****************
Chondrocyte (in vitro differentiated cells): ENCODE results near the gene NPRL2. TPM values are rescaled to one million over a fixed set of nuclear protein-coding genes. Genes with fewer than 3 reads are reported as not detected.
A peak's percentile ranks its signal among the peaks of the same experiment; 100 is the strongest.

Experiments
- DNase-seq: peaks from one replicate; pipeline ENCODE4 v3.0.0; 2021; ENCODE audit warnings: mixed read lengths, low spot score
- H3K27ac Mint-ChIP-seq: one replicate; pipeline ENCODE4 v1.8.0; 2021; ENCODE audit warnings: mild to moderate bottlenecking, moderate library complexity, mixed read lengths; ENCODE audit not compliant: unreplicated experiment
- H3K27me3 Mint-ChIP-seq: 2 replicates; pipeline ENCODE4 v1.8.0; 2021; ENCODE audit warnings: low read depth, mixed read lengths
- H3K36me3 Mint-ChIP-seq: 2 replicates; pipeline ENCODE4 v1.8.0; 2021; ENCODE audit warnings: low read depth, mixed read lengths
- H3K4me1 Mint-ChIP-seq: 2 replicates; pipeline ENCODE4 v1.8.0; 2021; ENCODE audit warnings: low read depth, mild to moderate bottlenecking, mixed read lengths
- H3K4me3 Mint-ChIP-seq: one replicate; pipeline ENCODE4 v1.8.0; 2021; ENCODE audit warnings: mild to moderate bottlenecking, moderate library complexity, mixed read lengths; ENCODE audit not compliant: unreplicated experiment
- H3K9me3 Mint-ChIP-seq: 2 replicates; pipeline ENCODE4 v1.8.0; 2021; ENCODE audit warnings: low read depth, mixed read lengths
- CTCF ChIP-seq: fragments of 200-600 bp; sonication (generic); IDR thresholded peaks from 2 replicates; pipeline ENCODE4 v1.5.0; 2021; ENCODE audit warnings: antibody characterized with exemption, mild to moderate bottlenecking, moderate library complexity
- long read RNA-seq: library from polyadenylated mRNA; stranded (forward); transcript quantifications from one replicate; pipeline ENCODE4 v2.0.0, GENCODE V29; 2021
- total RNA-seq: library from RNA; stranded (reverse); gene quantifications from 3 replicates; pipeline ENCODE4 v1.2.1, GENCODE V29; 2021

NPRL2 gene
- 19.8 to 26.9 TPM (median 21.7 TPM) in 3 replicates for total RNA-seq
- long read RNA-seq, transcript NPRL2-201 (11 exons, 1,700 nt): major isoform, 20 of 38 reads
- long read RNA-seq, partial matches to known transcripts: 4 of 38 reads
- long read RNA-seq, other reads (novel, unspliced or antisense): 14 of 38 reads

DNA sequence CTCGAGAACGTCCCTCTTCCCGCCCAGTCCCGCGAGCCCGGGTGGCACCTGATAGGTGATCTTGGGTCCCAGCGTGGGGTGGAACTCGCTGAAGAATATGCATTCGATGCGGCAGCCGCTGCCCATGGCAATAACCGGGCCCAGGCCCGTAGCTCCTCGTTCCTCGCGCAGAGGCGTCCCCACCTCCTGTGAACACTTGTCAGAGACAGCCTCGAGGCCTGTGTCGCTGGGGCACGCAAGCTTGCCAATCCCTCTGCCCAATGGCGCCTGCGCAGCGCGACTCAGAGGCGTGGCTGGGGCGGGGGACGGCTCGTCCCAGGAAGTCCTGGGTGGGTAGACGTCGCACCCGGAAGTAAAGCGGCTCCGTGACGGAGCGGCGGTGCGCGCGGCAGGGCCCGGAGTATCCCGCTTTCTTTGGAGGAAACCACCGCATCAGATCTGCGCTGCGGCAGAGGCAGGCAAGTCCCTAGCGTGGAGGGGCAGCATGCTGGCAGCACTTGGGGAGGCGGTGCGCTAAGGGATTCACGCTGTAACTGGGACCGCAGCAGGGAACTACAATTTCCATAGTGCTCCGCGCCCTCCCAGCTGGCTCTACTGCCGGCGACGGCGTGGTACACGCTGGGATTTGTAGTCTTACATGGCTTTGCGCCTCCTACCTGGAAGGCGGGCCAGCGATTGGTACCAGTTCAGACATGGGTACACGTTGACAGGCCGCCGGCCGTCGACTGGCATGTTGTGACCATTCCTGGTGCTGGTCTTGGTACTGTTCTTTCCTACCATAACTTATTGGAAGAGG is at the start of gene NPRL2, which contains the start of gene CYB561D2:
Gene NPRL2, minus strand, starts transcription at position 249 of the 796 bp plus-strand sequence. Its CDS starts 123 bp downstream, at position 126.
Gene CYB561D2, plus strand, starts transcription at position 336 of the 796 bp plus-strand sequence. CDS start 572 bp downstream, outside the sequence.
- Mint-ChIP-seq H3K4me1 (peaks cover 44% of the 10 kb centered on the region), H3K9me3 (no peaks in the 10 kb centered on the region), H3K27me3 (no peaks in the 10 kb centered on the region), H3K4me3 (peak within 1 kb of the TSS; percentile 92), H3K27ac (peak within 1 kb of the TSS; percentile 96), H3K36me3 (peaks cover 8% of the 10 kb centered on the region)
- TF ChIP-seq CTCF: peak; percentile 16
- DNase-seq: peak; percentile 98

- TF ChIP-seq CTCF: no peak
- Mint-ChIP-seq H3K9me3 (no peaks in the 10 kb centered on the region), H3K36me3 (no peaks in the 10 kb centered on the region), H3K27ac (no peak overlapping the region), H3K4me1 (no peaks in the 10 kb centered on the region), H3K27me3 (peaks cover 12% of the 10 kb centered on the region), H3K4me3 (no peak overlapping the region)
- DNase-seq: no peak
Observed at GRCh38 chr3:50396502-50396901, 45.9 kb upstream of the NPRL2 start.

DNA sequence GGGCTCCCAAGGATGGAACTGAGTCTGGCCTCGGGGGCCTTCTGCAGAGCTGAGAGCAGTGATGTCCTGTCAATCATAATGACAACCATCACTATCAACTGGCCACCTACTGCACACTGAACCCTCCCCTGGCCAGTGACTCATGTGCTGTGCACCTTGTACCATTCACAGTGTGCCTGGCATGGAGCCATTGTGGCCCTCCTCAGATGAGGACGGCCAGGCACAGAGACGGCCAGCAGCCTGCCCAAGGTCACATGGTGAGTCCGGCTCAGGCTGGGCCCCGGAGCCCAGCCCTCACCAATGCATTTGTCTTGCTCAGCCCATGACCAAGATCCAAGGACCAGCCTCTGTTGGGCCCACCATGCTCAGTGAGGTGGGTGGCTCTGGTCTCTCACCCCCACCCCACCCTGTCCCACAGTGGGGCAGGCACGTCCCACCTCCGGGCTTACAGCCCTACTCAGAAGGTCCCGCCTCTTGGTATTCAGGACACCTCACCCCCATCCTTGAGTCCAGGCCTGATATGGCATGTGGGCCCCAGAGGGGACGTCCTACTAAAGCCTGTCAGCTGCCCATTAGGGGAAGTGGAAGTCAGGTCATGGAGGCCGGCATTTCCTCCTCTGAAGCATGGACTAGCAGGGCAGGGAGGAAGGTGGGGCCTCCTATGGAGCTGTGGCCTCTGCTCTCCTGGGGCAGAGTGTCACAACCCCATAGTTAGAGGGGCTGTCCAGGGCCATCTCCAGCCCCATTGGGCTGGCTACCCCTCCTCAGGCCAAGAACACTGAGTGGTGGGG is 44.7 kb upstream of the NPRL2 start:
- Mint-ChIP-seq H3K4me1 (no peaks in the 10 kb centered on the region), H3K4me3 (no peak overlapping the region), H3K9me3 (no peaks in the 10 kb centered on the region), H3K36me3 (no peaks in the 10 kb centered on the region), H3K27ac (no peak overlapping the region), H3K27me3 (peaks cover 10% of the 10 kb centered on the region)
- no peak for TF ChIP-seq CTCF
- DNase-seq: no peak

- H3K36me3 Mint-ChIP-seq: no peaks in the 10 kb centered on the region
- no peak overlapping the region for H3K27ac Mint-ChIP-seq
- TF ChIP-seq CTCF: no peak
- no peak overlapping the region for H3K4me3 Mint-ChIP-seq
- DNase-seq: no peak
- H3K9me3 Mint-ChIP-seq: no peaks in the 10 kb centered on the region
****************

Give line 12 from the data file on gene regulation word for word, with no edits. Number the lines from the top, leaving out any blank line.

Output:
- long read RNA-seq: library from polyadenylated mRNA; stranded (forward); transcript quantifications from one replicate; pipeline ENCODE4 v2.0.0, GENCODE V29; 2021